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Susan Engle fell in love with biography as a child, reading through her small library's collection of orange-covered books called "Childhood of Famous Americans." Loving music and theater from an early age, she acted and sang her way through high school and college, earning a BFA in theater arts. After her twins were born, writing for children became an interest, and eventually, she became an associate editor at "Brilliant Star" magazine. After retirement, she circled back to the love of biography and currently has worked on three biographies for Bellwood Press, stories of Baha'is who have made a positive impact on culture.

Hazel Scott: Gifted Musician and Defender of Her People

Hazel Scott (June 11, 1920 – October 2, 1981). Photo courtesy of the New York Public Library.

Hazel Scott, the sole survivor of her parents’ seven children, loved the piano from the time she was a very young child. Her mother, Alma, practiced and taught piano in their home in Port of Spain, Trinidad. The sound was as much a part of the child as was her breathing. Later, Hazel would call the piano “that marvel of marvels.”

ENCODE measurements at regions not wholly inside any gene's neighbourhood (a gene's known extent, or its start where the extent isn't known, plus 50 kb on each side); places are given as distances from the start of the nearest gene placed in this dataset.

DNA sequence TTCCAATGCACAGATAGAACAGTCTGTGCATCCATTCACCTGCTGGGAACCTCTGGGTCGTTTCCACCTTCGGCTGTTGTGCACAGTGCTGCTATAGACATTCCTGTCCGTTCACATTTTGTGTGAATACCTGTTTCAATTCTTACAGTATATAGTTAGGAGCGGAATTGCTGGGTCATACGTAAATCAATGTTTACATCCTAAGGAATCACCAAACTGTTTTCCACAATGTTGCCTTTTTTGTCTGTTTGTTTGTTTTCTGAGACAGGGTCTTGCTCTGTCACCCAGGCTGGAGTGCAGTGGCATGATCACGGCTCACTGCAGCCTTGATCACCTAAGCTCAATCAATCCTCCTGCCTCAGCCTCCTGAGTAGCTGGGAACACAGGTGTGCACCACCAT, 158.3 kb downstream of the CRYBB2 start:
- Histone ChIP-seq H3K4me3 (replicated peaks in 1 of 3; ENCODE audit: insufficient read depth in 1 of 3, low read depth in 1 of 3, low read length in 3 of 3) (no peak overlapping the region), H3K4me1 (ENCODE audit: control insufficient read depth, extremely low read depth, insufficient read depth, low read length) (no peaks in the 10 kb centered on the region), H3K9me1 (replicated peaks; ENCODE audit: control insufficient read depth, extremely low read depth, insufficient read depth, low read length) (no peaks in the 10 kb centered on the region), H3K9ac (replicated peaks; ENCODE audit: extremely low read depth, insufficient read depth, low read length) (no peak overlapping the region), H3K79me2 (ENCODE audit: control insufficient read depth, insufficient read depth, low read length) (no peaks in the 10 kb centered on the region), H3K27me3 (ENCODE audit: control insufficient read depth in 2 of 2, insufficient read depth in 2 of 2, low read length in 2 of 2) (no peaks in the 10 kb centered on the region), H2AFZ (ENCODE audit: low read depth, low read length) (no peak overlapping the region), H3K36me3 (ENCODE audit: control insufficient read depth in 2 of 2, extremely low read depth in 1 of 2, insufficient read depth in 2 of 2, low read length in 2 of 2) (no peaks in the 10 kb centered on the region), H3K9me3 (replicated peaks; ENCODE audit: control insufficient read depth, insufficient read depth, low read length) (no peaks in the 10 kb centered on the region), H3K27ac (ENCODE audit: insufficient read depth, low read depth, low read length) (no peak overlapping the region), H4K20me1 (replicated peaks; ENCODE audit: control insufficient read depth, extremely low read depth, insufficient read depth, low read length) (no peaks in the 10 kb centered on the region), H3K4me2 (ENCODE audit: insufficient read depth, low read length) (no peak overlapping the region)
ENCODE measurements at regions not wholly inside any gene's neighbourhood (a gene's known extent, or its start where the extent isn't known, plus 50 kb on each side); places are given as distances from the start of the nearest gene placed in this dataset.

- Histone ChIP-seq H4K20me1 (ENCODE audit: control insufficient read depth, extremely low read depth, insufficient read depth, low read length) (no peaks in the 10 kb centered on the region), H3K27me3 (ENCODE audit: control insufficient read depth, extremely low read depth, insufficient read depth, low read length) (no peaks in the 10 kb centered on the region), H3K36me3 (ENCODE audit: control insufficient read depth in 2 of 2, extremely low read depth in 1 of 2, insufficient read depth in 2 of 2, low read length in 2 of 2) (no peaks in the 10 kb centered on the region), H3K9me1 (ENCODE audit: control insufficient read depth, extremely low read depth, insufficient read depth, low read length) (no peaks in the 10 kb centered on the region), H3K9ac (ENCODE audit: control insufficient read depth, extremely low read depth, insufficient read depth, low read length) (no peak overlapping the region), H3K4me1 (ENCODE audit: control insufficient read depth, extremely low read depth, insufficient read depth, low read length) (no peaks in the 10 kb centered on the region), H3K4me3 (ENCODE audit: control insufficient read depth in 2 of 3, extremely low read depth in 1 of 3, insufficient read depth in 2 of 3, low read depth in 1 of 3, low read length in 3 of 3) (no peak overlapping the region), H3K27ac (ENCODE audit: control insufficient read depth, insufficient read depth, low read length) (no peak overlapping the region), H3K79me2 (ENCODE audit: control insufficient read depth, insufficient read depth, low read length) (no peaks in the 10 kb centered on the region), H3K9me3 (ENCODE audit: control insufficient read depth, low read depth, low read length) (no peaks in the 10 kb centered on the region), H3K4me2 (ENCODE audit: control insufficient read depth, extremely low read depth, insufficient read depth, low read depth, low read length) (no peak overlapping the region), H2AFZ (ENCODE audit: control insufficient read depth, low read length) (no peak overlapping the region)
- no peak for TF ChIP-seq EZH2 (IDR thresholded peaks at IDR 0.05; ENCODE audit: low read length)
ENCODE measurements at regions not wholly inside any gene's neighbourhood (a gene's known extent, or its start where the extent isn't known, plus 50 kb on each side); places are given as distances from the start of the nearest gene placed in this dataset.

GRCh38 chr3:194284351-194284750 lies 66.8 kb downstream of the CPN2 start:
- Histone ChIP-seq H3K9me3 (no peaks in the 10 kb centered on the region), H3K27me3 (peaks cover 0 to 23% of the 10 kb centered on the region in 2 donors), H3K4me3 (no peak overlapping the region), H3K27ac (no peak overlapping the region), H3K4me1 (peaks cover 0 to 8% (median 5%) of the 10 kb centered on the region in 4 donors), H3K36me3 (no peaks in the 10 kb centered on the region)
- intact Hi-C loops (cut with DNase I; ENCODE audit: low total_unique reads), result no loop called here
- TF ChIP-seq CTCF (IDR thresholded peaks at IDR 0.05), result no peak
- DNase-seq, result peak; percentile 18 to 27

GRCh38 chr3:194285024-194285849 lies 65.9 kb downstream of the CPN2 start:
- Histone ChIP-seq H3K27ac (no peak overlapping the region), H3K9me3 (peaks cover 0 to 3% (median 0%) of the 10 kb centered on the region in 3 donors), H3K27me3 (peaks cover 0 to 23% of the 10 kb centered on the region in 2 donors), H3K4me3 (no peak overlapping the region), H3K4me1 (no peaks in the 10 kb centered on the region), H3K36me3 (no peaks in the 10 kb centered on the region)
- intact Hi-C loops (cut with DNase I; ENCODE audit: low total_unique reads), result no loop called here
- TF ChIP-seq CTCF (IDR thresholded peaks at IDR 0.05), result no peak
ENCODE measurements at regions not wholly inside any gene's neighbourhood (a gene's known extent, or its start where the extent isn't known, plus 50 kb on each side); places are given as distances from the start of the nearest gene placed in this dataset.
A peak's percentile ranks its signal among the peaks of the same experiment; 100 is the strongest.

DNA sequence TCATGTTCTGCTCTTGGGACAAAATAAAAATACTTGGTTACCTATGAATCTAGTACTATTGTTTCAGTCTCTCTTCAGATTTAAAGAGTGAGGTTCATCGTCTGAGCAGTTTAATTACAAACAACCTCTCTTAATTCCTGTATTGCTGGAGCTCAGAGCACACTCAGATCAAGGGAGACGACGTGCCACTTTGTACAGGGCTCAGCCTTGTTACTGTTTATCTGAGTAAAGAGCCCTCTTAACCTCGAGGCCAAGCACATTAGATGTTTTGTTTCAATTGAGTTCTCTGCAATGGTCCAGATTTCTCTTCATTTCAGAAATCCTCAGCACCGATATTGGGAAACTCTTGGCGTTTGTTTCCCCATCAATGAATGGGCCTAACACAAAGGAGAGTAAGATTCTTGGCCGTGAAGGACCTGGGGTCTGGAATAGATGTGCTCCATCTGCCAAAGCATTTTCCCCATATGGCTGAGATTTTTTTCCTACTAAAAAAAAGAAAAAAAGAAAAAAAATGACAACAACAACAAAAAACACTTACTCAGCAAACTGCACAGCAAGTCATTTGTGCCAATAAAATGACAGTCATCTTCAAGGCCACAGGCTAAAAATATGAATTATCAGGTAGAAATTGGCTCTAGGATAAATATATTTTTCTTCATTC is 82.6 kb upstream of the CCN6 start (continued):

At three years old, when Hazel’s grandmother, Margaret, fell asleep one afternoon, Hazel wanted to play the hymn Margaret always sang at naptime. “I knew that somehow I could find ‘Gentle Jesus’ somewhere among those keys in front of me.” That was exactly what she did, playing the melody with both hands. When her grandmother woke up, thinking that a student had come into the house to practice, she couldn’t believe her eyes. She called the whole neighborhood in, as well as Hazel’s mother, Alma, to witness this small miracle. Continue reading

John Birks “Dizzy” Gillespie: A Luminous Quality, a Distinguished Life

Dizzy Gillespie (October 21, 1917 – January 6, 1993). Photo courtesy of Roland Godefroy, accessed from Wikimedia Commons.

From childhood, John Birks Gillespie—famously nicknamed “Dizzy” in his teens—stood out: in his school, in his family, among his musical colleagues. According to Mrs. Wilson, his third-grade teacher, she would say to him, “John, do you have your lessons?” He would reply, “‘Yeah, I got it, I got it, Mrs. Wilson, I got it.’ And when the time for recitations came, he would know it. How? I don’t know, because he wouldn’t study.” Continue reading